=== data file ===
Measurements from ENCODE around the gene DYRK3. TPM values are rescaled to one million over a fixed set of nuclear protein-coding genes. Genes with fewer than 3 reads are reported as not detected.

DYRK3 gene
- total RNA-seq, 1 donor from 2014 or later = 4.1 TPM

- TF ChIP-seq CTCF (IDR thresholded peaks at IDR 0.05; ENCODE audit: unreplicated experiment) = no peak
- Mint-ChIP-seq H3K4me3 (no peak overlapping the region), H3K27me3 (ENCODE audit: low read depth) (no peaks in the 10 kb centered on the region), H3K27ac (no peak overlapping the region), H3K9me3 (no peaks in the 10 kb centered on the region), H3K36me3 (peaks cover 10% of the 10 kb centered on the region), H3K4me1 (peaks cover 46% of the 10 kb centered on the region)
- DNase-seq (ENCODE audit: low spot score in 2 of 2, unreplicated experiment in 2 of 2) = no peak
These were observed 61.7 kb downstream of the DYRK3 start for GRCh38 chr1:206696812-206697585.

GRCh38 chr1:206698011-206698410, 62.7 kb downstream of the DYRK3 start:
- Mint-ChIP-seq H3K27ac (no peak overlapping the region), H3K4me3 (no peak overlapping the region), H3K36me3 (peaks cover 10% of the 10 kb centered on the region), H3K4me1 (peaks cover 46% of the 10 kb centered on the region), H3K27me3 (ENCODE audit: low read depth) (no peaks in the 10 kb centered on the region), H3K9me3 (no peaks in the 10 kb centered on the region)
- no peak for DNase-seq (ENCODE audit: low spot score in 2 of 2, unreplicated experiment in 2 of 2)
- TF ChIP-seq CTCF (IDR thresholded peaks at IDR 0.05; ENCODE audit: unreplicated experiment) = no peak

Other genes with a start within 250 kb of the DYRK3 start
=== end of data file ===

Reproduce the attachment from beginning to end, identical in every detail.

Measurements from ENCODE around the gene DYRK3. TPM values are rescaled to one million over a fixed set of nuclear protein-coding genes. Genes with fewer than 3 reads are reported as not detected.

DYRK3 gene
- total RNA-seq, 1 donor from 2014 or later = 4.1 TPM

- TF ChIP-seq CTCF (IDR thresholded peaks at IDR 0.05; ENCODE audit: unreplicated experiment) = no peak
- Mint-ChIP-seq H3K4me3 (no peak overlapping the region), H3K27me3 (ENCODE audit: low read depth) (no peaks in the 10 kb centered on the region), H3K27ac (no peak overlapping the region), H3K9me3 (no peaks in the 10 kb centered on the region), H3K36me3 (peaks cover 10% of the 10 kb centered on the region), H3K4me1 (peaks cover 46% of the 10 kb centered on the region)
- DNase-seq (ENCODE audit: low spot score in 2 of 2, unreplicated experiment in 2 of 2) = no peak
These were observed 61.7 kb downstream of the DYRK3 start for GRCh38 chr1:206696812-206697585.

GRCh38 chr1:206698011-206698410, 62.7 kb downstream of the DYRK3 start:
- Mint-ChIP-seq H3K27ac (no peak overlapping the region), H3K4me3 (no peak overlapping the region), H3K36me3 (peaks cover 10% of the 10 kb centered on the region), H3K4me1 (peaks cover 46% of the 10 kb centered on the region), H3K27me3 (ENCODE audit: low read depth) (no peaks in the 10 kb centered on the region), H3K9me3 (no peaks in the 10 kb centered on the region)
- no peak for DNase-seq (ENCODE audit: low spot score in 2 of 2, unreplicated experiment in 2 of 2)
- TF ChIP-seq CTCF (IDR thresholded peaks at IDR 0.05; ENCODE audit: unreplicated experiment) = no peak

Other genes with a start within 250 kb of the DYRK3 start